Thursday, January 3, 2008

Kenya is burning

Last week, Kenya held a national election tainted with vote-tampering that ended in a claim of victory for incumbent President Mwai Kibaki. His opponent Raila Odinga, who led the polls, has called for nationwide protests. Violence has broken out across the country, with roving gangs of machete-wielding youth terrorizing the population -- the early stages of what could become civil war, even genocide have begun.

We must not sit back and watch this nightmarish scenario unfold, and we need to act fast. World diplomats are calling for negotiations between Kibaki and Odinga, and Archbishop Desmond Tutu has flown into Nairobi to help broker a power-sharing agreement while election results are reviewed. But if talks are to succeed, it is critical that foreign governments do not prematurely recognize the fraudulently elected government and lock in their power. That's where we come in.

Please send a note to your foreign minister today, asking them to withhold recognition of any Kenyan government until agreement is brokered and the election results are independently reviewed – you can do so using our simple online tool at the link below (and when you're done, please forward this email to friends and family):

The election commissioner who declared victory for President Kibaki now says he was pressured into it, and does not know who truly won. Even Kibaki's own attorney-general has just called for an independent review of the results.

The situation in Kenya has great significance throughout the African continent and around the world -- with the largest economy in the region, it was till now viewed as an emerging model of democracy and stability, albeit troubled by government corruption. If President Kibaki's faction is allowed to retain its grip on the presidency through blatant fraud, it will send a terrible message not only to other African leaders, but to all nations balanced on the edge of a firm democratic tradition.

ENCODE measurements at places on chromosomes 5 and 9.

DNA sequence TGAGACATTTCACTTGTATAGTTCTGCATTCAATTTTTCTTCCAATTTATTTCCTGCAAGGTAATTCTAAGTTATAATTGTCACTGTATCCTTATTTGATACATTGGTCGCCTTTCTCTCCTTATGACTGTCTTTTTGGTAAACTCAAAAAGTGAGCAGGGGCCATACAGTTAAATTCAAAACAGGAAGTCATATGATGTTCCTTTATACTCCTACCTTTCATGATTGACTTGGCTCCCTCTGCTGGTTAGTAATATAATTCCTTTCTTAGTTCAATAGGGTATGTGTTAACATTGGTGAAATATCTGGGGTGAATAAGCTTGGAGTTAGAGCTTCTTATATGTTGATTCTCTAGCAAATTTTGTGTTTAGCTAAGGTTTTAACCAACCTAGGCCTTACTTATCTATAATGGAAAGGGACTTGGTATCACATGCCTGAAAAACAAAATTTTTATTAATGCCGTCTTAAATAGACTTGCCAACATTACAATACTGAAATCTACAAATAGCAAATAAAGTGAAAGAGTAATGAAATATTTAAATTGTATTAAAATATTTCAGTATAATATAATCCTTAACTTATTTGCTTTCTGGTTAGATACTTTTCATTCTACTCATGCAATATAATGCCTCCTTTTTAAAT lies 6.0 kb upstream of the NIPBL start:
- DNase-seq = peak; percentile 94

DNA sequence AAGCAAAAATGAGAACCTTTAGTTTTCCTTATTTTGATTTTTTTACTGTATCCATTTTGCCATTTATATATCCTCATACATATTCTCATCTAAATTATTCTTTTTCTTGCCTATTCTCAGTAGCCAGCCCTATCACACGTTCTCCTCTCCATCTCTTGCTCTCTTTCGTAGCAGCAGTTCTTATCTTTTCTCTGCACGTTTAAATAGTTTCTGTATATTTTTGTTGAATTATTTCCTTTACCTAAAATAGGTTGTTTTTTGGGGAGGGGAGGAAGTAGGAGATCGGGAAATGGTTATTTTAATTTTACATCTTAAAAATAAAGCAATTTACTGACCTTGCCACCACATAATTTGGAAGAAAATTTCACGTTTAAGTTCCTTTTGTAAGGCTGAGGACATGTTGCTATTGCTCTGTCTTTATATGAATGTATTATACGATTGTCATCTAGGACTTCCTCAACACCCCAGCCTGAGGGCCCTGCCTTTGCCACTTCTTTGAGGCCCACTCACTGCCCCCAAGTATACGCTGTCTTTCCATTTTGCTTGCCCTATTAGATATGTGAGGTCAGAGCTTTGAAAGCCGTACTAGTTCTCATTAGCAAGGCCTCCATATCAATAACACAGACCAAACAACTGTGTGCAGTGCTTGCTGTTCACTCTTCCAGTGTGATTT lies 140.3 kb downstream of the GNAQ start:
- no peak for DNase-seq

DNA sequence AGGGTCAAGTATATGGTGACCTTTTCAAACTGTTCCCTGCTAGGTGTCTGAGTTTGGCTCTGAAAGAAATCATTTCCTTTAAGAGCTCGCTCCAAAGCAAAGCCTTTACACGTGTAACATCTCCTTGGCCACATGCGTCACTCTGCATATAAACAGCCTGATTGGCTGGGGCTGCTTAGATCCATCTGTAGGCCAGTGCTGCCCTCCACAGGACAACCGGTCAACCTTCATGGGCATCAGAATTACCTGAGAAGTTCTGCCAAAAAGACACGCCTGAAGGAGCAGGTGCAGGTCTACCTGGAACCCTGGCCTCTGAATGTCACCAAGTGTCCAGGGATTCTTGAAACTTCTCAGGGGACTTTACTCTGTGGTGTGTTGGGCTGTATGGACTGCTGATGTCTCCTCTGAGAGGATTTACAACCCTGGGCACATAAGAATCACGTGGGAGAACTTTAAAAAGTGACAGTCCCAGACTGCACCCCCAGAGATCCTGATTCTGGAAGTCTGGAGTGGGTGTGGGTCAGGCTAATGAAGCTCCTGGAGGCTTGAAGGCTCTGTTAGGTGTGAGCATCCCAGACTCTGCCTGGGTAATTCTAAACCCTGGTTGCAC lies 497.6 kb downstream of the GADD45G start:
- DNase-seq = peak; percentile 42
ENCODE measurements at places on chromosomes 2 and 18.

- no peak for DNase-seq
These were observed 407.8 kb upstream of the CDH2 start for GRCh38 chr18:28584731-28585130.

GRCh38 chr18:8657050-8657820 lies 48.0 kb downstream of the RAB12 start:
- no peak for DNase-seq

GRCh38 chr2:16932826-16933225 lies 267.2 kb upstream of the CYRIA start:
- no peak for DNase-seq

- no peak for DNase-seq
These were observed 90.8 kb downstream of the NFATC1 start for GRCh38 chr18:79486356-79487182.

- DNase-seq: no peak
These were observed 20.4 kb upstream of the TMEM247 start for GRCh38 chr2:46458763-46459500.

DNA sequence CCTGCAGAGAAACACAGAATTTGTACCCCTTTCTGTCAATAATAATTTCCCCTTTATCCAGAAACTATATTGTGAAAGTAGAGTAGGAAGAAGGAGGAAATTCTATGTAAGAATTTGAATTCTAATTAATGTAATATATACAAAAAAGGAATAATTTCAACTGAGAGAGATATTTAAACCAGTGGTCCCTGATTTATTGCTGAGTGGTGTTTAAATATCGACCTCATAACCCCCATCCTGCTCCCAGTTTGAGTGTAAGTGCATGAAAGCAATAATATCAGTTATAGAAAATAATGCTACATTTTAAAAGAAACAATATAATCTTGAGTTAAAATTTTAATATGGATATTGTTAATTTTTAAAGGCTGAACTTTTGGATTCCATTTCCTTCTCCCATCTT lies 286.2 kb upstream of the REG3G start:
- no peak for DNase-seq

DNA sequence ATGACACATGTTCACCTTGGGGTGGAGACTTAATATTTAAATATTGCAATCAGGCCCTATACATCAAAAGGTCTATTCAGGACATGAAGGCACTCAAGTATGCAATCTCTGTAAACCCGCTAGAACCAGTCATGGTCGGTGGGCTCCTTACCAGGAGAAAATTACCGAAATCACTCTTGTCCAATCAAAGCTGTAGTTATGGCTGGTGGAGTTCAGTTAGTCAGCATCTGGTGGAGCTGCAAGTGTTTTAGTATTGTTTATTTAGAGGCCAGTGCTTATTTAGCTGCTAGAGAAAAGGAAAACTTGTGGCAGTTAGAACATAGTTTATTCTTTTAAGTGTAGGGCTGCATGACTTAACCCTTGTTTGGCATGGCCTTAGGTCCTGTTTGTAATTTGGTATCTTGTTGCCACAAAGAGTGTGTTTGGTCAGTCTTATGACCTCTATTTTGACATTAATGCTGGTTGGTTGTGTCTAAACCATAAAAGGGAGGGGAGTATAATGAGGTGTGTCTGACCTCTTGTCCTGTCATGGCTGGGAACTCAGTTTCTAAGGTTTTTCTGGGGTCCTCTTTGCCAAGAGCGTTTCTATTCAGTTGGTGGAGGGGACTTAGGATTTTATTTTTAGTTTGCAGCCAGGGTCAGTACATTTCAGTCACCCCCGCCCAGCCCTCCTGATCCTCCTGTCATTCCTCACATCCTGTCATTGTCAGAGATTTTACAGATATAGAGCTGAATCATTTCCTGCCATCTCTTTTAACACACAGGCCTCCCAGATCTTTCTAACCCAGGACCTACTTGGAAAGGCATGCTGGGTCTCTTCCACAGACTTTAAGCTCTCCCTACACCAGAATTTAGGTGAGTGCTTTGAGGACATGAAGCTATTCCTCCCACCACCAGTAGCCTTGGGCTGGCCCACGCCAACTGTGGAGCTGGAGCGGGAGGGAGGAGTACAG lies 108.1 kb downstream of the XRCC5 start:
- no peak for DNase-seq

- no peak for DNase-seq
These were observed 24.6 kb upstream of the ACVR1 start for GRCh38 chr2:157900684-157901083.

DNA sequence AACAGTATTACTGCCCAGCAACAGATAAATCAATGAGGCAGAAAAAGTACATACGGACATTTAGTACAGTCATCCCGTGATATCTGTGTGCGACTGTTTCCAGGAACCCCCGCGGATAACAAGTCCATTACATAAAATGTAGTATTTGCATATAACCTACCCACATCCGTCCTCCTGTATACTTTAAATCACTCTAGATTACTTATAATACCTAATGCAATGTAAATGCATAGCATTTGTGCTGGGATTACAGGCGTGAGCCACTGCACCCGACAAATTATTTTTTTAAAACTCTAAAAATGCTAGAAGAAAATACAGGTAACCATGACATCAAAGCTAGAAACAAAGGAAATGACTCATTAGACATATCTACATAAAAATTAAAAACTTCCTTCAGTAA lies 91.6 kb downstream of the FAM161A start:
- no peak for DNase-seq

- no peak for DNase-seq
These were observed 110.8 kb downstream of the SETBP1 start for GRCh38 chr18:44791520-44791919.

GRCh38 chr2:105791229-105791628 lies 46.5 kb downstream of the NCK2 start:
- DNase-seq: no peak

More chillingly, the spectre of political disputes triggering tribal divisions that erupt into massive, lethal violence is all too familiar from tragedies like the Rwanda genocide of the 1990s. Too often, the world has looked aside as this awful train of events has lurched into motion: Never again. It's too early to tell how far the situation in Kenya could deteriorate -- we just can't afford to wait and find out.

If governments of the world withhold recognition of any Kenyan regime until Desmond Tutu and mediators from the African Union and the Commonwealth can investigate the vote, broker agreement and restore democratic integrity, this crisis could be averted, corruption rooted out and Kenya's democratic promise salvaged.

Please send a note to your foreign minister today:

With hope,

Paul, Ricken, Ben, Galit, Milena, Pascal and the whole Avaaz team

Here are some links to more background -

The election commissioner admits he was pressured into declaring Kibaki's victory, and does not know who truly won:

Kenya's attorney-general also just called for an independent review of the election results:

Reuters on mediation efforts by Tutu and the African Union:

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